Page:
Appellant contends that the State offered no evidence that he knew or was in reckless disregard of the fact that the victim was being exploited, which the statute does not define. As appellant states in his brief, "Merely engaging in prostitution, without more, should not impute knowledge of human trafficking to Appellant." The State argues that the statute covers the activity in which appellant engaged, and the evidence presented a question for the jury as to whether appellant knowingly or in reckless disregard of the facts engaged in human trafficking with the minor victim. We agree with the State.


Human Trafficking Statute

The human trafficking statute, section 787.06, Florida Statutes (2018), provides:

(3) Any person who knowingly, or in reckless disregard of the facts, engages in human trafficking, or attempts to engage in human trafficking, or benefits financially by receiving anything of value from participation in a venture that has subjected a person to human trafficking:


(g) For commercial sexual activity in which any child younger than 18 years of age ... is involved commits a life felony, punishable as provided in s. 775.082(3)(a) 6., s. 775.083, or s. 775.084.

§ 787.06(3)(g), Fla. Stat. (2018). Section 787.06 defines human trafficking as "transporting, soliciting, recruiting, harboring, providing, enticing, maintaining, or obtaining another person for the purpose of exploitation of that person." § 787.06(2)(d), Fla. Stat. (2018). "Commercial sexual activity" means "any violation of Chapter 796 or an attempt to commit any such offense[.]" § 787.06(2)(b), Fla. Stat. (2018) (emphasis supplied). Chapter 796 includes section 796.07, Florida Statutes (2018), which prohibits prostitution and related acts.

"Exploitation" is not defined in the section 787.06. Where a term is not defined, the courts look to the plain ordinary meaning of the word. Debaun v. State, 213 So.3d 747, 751 (Fla. 2017). Merriam Webster's online dictionary defines the verb exploit as "to make use of meanly or unfairly for one's advantage." Exploit, Merriam-Webster, (last visited March 22, 2023); see also Exploitation, Cambridge Dictionary Online, (last visited March 22, 2023) (defining exploitation as "the use of something in order to get an advantage from it"). Also, in Florida Statutes, Chapter 39, regarding proceedings "relating to children," the Legislature defined "the sexual exploitation of a child," to include "the act of a child offering to engage in or engaging in prostitution, or the act of allowing, encouraging, or forcing a child to: 1. Solicit for or engage in prostitution; ... or 3. Participate in the trade of human trafficking as provided in s. 787.06(3)(g)." See § 39.01(77)(g), Fla. Stat. (2018).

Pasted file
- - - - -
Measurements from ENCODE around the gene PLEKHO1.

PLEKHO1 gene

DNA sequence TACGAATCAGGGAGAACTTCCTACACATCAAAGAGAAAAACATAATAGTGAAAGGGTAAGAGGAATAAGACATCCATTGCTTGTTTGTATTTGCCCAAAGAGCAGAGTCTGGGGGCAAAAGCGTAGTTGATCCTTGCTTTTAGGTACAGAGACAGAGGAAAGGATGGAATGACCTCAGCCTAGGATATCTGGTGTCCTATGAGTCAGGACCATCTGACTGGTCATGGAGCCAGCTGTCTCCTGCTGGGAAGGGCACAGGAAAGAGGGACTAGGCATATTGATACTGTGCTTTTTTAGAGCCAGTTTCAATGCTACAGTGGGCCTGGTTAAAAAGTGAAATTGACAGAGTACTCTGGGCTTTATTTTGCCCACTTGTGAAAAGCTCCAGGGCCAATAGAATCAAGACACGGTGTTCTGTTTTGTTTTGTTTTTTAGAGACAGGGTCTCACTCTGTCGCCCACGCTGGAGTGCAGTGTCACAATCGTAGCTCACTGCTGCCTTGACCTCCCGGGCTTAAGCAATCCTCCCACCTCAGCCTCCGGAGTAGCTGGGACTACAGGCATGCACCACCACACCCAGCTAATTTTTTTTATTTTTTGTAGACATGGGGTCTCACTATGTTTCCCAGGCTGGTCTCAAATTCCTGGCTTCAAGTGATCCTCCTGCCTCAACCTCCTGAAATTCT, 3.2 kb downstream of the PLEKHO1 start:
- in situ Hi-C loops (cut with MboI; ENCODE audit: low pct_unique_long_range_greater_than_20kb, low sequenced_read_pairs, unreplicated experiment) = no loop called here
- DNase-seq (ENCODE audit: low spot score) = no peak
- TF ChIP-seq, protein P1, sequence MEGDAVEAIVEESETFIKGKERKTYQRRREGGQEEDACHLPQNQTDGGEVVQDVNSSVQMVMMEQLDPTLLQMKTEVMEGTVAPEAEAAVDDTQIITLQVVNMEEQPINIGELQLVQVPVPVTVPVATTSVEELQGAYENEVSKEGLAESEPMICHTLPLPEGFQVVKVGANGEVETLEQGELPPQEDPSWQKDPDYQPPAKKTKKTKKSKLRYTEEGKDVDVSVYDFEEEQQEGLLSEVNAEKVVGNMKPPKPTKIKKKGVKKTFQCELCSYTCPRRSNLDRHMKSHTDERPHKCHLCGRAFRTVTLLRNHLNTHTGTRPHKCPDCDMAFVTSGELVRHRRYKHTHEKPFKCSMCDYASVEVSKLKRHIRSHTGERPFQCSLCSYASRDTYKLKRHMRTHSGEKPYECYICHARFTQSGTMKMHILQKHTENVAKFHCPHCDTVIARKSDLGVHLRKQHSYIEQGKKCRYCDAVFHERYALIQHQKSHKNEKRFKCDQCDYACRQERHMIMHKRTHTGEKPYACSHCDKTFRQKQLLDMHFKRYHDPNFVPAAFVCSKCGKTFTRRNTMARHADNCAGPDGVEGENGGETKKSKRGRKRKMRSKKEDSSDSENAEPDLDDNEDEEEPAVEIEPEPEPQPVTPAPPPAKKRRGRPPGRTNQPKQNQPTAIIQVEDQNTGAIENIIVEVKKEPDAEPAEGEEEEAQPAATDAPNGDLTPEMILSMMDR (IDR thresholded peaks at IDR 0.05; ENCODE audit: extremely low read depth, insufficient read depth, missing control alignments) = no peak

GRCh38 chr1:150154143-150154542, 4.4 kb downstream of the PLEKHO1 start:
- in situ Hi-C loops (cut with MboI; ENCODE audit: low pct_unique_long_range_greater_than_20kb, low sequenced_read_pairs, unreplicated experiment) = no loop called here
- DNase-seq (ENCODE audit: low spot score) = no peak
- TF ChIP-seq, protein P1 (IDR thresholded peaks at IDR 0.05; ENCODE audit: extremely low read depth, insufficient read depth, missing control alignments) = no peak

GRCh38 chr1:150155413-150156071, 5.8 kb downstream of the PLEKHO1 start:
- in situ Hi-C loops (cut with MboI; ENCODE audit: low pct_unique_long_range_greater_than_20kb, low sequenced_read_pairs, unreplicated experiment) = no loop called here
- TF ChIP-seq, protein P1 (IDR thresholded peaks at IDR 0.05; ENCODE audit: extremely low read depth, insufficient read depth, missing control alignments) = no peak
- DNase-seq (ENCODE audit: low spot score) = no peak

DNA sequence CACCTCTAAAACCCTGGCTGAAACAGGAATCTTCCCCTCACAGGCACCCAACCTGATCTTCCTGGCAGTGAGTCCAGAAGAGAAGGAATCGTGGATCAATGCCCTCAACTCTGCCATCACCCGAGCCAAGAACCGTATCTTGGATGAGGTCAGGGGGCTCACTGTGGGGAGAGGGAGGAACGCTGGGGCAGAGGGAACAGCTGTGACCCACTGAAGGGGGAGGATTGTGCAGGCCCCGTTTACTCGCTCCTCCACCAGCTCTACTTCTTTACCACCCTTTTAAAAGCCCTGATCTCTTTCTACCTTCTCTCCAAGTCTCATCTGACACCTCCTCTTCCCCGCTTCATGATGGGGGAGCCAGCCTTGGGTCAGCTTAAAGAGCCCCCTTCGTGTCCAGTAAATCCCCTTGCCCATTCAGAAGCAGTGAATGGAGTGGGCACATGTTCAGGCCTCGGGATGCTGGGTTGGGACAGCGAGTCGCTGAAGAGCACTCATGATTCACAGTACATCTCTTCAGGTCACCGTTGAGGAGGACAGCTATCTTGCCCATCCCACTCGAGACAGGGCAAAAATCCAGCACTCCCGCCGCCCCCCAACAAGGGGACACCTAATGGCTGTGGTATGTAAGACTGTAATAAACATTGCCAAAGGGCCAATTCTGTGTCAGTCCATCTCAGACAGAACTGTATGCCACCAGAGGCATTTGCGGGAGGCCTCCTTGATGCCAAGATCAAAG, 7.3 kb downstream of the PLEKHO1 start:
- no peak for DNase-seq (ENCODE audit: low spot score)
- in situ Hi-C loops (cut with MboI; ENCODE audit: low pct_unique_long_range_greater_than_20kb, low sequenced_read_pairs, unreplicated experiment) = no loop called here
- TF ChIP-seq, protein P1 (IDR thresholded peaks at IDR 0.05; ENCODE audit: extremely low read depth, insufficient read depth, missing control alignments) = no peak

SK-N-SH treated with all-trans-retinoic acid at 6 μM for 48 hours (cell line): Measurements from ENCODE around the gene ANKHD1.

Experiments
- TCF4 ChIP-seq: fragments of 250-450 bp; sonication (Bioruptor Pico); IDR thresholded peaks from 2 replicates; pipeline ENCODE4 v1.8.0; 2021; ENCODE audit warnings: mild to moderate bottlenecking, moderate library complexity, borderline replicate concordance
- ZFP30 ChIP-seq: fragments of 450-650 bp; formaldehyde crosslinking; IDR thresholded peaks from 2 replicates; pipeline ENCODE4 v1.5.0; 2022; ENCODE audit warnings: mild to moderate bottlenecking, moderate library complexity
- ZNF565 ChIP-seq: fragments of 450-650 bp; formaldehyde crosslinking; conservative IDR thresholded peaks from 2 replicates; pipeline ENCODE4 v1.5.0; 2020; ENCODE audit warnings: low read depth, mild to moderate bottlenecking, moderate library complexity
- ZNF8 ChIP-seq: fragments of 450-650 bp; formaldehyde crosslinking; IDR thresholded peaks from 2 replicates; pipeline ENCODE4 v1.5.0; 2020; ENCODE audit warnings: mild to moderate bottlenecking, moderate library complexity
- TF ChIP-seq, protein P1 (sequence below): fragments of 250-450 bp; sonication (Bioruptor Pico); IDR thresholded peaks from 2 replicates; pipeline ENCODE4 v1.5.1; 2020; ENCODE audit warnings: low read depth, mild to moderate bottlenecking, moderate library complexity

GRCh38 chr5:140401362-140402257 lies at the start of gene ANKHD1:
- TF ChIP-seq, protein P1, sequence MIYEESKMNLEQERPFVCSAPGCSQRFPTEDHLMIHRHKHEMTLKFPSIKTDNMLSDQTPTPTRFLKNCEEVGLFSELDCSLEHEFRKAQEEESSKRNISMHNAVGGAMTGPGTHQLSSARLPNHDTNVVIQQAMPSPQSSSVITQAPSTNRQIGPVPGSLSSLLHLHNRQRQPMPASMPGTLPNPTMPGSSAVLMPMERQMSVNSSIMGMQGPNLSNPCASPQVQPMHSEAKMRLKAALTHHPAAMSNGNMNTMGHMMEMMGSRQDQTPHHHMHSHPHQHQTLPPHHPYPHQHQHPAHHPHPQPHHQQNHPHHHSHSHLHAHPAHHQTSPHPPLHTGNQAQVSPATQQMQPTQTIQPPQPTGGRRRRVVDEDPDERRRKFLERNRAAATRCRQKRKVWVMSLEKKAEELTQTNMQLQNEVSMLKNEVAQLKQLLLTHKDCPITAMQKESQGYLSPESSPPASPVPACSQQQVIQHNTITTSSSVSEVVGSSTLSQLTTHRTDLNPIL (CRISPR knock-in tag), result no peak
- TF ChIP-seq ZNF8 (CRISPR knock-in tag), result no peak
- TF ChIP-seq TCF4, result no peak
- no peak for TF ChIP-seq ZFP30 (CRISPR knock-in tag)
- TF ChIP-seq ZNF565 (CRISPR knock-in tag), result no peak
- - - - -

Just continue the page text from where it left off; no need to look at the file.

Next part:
The definition is offered in the context of defining "[s]exual abuse of a child" "for purposes of finding a child to be dependent[.]" § 39.01(77)(g), Fla. Stat. (2018).

Moreover, section 787.06 provides a definition for exploitation, by the examples of human trafficking that are prohibited in section 787.06(3)(a) through subsection (3)(g), which include coerced labor, coerced services, and sexual exploitation. Soliciting a child for prostitution is included within the meaning of "exploitation" by section 787.06(3)(g). Thus, we conclude the statute does include prostitution of a child within the definition of human trafficking. A person who "knowingly or recklessly in disregard of the facts" engages in human trafficking by soliciting a child for commercial sexual activity violates the statute. Such activity includes any violation of Chapter 796, prohibiting prostitution and related acts. See § 787.06(2)(b), Fla. Stat. (2018).

While appellant maintains that the Legislature could not have intended to include "merely engaging in prostitution" with a child within the ambit of human trafficking, an amendment to Chapter 296 in the 2014 creation of the human trafficking statute shows otherwise. See Laws of Florida, c. 2014-160, § 9 (Oct. 1, 2014). In that Act, the Florida Legislature created section 796.001, Florida Statutes (2018), which provides:

It is the intent of the Legislature that adults who involve minors in any behavior prohibited under this chapter be prosecuted under other laws of this state, such as, but not limited to, s. 787.06, chapter 794, chapter 800, s. 810.145, chapter 827, and chapter 847. The Legislature finds that prosecution of such adults under this chapter is inappropriate since a minor is unable to consent to such behavior.